Ten percent of the U.S. population are farmers. My sister has a farm. Her husband has a farm. My daughter has a farm. The area newspaper’s associate editor has a farm. The grocery store worker has a farm.
But, like peasants of old who toiled only to pay exorbitant taxes to landlords and kings, these farmers never get ahead. Nor do they actually own their farms, which exist only in a virtual world. Zynga, owner of the online game “Farmville” on Facebook, is their landholder.
Interesting, isn’t it, that thousands of people spend hours every day working their “Minnesota” farms, caring for cattle, cultivating and reaping their crops, building fences and acquiring more land. Yet, they never get ahead AND they NEVER COMPLAIN about it.
Bill, my brother-in-law who grew up on a real farm, says, “This is the only kind of farming I want to do.”
Will this be our future? Will the young people who grow up playing virtual games prefer to pretend to live rather than get out and experience the world? Will our food only be produced by corporate giants?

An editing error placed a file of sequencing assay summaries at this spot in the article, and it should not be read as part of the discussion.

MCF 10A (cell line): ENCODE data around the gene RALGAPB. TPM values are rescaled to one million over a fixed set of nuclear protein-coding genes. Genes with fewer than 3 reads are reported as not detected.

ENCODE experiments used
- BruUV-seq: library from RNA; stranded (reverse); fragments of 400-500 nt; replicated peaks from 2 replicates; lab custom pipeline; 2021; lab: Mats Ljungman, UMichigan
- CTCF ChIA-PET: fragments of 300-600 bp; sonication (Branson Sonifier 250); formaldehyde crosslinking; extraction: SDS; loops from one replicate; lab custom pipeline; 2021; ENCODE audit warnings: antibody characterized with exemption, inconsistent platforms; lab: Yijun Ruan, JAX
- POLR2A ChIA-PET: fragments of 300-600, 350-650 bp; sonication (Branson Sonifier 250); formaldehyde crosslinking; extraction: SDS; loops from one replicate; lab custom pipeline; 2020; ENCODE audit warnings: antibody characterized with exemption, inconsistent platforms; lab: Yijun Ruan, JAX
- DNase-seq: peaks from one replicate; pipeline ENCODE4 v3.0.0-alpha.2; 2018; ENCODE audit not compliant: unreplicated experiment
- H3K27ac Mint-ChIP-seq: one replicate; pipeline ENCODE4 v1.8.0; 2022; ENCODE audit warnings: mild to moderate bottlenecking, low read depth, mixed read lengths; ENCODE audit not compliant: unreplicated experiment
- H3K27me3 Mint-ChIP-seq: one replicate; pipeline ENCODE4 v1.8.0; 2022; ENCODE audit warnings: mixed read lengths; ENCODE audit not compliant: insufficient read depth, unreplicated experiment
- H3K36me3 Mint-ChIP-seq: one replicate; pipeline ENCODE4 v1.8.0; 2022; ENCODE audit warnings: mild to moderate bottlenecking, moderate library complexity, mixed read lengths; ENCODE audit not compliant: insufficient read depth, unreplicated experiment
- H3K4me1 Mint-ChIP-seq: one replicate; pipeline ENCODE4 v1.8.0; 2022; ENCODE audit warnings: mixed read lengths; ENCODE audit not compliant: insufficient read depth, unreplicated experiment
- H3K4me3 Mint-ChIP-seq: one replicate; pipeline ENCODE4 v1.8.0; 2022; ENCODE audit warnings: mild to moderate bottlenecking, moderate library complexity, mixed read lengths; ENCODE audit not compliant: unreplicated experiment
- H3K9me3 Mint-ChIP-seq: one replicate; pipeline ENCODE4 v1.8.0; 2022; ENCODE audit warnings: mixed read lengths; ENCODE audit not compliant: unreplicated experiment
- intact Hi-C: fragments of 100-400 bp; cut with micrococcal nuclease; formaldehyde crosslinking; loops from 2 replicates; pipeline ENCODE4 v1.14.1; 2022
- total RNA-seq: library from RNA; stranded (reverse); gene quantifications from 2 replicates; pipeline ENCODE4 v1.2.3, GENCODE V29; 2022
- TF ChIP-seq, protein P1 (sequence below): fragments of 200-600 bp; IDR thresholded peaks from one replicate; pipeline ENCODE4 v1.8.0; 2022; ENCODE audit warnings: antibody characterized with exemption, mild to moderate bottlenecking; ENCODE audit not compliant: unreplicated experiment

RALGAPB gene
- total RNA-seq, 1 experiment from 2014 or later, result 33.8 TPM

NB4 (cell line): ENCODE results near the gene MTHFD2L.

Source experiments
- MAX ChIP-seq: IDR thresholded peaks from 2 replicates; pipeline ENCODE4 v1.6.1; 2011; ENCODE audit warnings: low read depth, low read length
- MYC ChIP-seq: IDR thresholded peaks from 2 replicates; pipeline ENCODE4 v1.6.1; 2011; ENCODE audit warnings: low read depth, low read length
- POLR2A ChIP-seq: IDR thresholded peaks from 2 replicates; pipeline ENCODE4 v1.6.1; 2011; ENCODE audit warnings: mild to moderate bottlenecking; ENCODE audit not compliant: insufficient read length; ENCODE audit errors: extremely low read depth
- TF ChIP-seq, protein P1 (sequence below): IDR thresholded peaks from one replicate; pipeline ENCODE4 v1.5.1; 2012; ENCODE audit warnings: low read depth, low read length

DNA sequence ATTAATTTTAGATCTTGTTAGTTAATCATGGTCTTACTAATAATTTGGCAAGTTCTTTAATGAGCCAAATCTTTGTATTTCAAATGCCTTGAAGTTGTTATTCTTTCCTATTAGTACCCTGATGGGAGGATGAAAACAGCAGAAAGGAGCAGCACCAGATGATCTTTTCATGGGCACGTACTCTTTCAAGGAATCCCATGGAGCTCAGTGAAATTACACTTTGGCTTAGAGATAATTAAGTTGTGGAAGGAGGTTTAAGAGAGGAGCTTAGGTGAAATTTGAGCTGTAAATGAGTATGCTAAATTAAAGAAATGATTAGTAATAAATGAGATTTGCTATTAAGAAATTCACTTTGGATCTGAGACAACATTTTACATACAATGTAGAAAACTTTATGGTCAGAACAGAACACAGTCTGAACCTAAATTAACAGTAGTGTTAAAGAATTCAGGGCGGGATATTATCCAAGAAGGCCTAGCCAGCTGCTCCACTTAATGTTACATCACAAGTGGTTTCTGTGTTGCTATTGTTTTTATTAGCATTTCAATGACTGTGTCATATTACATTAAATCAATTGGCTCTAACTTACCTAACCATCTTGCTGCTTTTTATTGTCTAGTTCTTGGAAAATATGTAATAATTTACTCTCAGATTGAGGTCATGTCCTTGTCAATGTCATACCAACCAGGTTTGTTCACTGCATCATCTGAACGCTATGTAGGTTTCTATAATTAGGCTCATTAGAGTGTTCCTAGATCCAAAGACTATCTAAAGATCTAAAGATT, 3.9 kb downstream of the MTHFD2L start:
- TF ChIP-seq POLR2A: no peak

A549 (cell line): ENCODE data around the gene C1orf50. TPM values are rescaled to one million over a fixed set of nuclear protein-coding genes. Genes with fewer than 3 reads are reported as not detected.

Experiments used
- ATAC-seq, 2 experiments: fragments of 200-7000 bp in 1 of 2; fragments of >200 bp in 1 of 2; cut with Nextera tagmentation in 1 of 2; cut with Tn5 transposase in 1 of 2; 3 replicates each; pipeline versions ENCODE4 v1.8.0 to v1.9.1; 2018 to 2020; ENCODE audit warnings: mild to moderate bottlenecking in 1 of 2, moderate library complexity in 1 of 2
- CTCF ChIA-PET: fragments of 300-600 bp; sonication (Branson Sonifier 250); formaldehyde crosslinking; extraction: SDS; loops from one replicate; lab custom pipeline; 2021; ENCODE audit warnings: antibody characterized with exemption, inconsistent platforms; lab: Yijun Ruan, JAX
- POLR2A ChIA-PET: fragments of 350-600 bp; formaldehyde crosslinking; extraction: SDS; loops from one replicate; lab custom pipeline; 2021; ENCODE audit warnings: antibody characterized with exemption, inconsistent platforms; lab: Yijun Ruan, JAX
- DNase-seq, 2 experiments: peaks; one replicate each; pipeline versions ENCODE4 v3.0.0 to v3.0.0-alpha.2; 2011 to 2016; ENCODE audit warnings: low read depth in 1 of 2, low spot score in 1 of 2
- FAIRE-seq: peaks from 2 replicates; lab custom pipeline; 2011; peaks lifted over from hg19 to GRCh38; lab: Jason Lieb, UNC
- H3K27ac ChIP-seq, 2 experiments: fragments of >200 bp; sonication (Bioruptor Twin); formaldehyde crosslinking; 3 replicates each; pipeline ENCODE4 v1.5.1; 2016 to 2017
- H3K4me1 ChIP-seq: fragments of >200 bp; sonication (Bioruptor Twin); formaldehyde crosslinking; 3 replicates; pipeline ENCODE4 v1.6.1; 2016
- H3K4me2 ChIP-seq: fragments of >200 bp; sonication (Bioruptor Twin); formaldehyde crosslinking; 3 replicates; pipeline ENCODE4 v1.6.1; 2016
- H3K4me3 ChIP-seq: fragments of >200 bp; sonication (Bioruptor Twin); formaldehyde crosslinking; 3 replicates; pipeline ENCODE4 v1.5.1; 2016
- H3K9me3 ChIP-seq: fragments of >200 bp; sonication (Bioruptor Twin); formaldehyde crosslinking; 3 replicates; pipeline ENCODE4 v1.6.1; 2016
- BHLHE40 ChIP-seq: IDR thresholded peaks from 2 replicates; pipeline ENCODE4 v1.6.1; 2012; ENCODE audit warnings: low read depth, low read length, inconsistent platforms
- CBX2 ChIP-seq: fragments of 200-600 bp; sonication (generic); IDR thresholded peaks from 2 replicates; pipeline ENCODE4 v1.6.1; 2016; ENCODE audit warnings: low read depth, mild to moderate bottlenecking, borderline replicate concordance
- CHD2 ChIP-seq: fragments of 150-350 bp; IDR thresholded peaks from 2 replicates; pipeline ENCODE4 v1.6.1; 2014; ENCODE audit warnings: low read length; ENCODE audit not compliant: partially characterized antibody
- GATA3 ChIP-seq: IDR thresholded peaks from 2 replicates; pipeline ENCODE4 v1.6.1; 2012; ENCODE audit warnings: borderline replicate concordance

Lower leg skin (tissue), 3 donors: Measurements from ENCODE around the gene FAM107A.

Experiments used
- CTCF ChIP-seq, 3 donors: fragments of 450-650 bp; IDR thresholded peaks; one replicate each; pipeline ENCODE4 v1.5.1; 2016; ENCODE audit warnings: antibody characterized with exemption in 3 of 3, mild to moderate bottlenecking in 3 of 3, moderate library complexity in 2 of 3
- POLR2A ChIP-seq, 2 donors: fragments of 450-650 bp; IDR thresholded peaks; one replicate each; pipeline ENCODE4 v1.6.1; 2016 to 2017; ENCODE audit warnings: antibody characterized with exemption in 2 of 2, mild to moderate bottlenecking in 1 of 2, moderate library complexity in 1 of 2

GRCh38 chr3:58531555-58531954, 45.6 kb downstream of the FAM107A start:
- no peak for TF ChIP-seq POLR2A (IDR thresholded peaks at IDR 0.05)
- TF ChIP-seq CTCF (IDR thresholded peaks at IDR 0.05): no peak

Or is there an opportunity here? If folks are enthralled with simulated farming, is there technology to be developed to connect all those Farmville mice to remote controlled equipment that actually till, plant and reap? Think little farmer geek squads setting it all up and carting off the bounty. If milking cows can be automated, why not growing food?
That visioning session for Todd County is coming up in just a few days (June 8, 5:30 at the Browerville Community Center). All ideas for the future of Todd County are welcome- even geeky ones.